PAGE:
Implications of Electronic Mail and Message Systems for the U.S. Postal Service Page: 29

Ch. 3-Market Penetration Model and Technology Assumptions .29

Table 6.-Assumptions About Rate of EMS Penetration (illustrative)

Early Generation II EMS (using current technology black
and white printers) for correspondence, bills, third-class
bulk mail:
Year of 5 percent penetration-1983
Year of 75 percent penetration-1996
Initial exponential growth rate (1983)-30 percent
Advanced Generation Ill EMS (using inexpensive home
hardcopy receiver) for nonhousehold to household bills and
Year of 5 percent penetration-1990
Year of 75 percent penetration-2010
Initial growth rate-20 percent
Advanced Generation II EMS (using high resolution color
printers) for advertising, greeting cards:
Year of 5 percent penetration-1995
Year of 75 percent penetration-2015
Initial growth rate (1995)-20 percent
Generation Ill EMS (using public and private message and
packet-switching networks, communicating word proces-
sors, computer networks) for intraoffice correspondence:
Year of 5 percent penetration-1983
Year of 75 percent penetration-1996
Initial growth rate (1983)-30 percent
for interoffice correspondence:
Year of 5 percent penetration-1984
Year of 75 percent penetration-2004
Initial growth rate (1984)-20 percent
Generation Ill EMS (using viewdata/teletext) for household
to household cards:
Year of 5 percent penetration-1985
Year of 75 percent penetration-2005
Initial growth rate-20 percent
SOURCE Office of Technology Assessment, see app A, table A4, for further details,
Generation II Growth and
Timing Estimates
The attractiveness of Generation II services
is determined primarily by the capabilities and
cost effectiveness of the devices for converting
the electronic signals back to hardcopy. De
vices that have black and white capability only
and limitations in page size and print style are
frequently not as attractive as conventional
ly printed material. Also, printing systems
must be very cost effective or EMS prices will
be too high to compete successfully with con
ventional mail.
For the purposes of this study, OTA as
sumed that the electronic printers available in
the 1980's will be limited in resolution and
flexibility and will lack color capabilities. Ad
vanced electronic printers, which are expected
to become available at cost effective prices in
the 1990's, will add greater resolution, grey

Advanced Generation Ill EMS (using home computer ter-
minals) for household to household correspondence:
Year of 5 percent penetration-1987
Year of 75 percent penetration-2007
Initial growth rate (1987)-20 percent
for nonhousehold to household correspondence and bulk
Year of 5 percent penetration-1987
Year of 75 percent penetration-1997
Initial growth rate (1987)-40 percent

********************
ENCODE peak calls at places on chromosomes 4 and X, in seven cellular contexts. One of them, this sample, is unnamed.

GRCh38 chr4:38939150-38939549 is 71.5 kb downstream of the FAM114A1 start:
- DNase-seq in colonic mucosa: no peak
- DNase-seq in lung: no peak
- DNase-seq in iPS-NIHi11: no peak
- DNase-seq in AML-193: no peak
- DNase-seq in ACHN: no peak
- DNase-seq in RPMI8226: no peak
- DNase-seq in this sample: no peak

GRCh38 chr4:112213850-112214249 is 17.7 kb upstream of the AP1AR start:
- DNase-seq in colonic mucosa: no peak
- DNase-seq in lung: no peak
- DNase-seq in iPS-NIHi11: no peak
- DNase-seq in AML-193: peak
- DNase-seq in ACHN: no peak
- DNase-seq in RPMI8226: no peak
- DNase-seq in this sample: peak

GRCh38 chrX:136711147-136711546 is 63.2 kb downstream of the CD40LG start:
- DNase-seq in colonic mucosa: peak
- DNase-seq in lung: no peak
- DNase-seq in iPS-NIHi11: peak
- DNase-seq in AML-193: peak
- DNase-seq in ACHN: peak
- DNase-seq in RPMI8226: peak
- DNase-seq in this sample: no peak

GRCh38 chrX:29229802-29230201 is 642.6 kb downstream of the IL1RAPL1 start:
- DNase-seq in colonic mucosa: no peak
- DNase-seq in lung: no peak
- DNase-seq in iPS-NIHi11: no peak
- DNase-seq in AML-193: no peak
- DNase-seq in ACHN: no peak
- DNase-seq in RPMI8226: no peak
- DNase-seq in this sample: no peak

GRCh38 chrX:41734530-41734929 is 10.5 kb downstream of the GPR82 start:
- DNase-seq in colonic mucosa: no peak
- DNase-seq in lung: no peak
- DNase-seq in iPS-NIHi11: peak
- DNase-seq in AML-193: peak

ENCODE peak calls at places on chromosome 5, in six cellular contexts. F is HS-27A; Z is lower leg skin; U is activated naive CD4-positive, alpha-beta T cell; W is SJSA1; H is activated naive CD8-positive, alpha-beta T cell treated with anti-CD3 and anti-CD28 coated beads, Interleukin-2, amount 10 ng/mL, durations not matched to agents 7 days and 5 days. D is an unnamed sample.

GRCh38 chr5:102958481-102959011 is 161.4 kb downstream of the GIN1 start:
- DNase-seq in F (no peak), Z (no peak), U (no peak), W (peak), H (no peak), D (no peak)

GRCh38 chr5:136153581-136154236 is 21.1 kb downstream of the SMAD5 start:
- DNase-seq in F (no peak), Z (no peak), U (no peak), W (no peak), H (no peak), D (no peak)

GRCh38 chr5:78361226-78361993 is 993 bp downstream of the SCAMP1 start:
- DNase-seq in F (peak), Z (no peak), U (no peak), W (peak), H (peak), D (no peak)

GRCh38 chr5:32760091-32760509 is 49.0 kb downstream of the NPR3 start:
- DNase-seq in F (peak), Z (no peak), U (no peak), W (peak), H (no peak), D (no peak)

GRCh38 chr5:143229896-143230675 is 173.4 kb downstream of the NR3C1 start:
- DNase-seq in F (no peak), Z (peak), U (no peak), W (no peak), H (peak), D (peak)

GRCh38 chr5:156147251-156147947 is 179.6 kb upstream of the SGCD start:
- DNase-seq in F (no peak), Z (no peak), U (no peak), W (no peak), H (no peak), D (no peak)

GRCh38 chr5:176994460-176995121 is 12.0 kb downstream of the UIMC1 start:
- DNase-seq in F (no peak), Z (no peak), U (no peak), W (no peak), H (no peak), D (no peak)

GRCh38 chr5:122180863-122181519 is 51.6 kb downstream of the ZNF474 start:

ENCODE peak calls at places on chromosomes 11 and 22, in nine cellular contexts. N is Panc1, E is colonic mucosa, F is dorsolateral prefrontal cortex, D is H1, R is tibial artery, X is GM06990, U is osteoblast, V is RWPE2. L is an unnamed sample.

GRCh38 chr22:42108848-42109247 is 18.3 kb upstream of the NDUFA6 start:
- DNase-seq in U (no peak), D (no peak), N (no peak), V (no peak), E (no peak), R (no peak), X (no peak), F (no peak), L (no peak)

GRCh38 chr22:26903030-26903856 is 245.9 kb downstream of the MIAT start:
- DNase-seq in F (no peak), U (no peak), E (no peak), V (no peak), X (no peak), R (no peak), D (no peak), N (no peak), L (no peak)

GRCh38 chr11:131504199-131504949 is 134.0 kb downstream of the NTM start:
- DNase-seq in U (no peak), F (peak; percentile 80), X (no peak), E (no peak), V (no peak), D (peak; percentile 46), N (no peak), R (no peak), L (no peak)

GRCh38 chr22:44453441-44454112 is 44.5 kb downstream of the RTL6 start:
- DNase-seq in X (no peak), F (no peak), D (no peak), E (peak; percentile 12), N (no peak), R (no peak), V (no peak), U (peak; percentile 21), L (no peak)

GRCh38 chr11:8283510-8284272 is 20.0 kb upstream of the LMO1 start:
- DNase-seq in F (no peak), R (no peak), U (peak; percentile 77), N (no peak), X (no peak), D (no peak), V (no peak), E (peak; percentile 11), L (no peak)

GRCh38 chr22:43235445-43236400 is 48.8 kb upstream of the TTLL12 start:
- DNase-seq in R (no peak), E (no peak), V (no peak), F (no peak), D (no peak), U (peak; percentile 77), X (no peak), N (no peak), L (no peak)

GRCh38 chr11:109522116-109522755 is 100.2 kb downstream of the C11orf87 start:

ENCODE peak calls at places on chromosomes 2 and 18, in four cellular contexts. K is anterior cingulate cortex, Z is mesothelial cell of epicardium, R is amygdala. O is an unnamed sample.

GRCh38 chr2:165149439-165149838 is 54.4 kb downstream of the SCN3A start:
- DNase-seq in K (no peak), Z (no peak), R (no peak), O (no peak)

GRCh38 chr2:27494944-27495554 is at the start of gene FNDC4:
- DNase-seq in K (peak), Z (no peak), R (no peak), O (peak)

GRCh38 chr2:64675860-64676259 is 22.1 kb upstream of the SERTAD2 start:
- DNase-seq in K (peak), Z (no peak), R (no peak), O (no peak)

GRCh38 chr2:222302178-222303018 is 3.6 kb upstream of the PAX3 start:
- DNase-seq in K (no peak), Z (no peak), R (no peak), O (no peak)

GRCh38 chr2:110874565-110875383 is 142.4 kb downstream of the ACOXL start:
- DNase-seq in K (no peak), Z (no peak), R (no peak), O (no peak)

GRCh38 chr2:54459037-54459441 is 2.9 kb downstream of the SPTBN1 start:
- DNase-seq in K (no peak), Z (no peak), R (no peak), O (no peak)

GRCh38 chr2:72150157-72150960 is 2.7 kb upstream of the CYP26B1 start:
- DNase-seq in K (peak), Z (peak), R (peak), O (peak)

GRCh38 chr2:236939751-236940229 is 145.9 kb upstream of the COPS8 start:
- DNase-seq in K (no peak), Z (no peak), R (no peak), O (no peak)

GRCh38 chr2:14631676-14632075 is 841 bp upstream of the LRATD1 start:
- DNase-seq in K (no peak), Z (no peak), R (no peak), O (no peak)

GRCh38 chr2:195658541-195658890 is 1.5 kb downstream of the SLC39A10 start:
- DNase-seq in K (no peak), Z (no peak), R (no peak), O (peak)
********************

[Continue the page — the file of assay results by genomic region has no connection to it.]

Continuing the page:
Key technologies:
Home computers:
.500,000 installed (1980)
* Estimated by industry to grow to 4.5 million installed
by 1985 and 33 million by 1990 (roughly a 50 percent an-
nual growth rate).
Video computer games:
*Revenues increased from $308 million in 1978, to $968
million in 1979, to $2.8 billion in 1980 (roughly a 300 per-
cent annual growth rate).
Mini and small business computers:
* Revenues of about $9.4 billion worldwide (1980)
* Estimated by industry to continue to grow at 25 to 35
percent a year.
Computer software products:
* Revenues of about $1.5 billion (1980)
SEstimated by industry to grow at 30 percent annually
over the next 5 years.
Data communications:
* Estimated revenues of about $4 billion (1979) and grow-
ing at 30 to 35 percent a year.

scale, and color capabilities and probably will
include greater flexibility in materials han
dling. Recent technology and product an
nouncements suggest that advanced printers
may be available earlier than assumed for this
Generation II EMS services using early elec
tronic printing capabilities, if priced competi
tively with mail service, could begin to find
substantial use by nonhousehold senders in
the next few years. For correspondence, bulk
statements, and other nonadvertising content,
OTA estimated a 5 percent diversion of exist
ing mail to Generation II EMS by 1983, with
a high initial rate of growth (30 percent) which
could lead to a 75 percent market share about
13 years thereafter, as summarized in table 6.
The use of Generation II for advertising pur
poses, however, is expected to be largely de
layed until color capabilities become available,
and even then growth will be slower to the ex

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United States. Congress. Office of Technology Assessment. Implications of Electronic Mail and Message Systems for the U.S. Postal Service, report, August 1982; [Washington D.C.]. ( accessed September 23, 2017), University of North Texas Libraries, Digital Library,; crediting UNT Libraries Government Documents Department.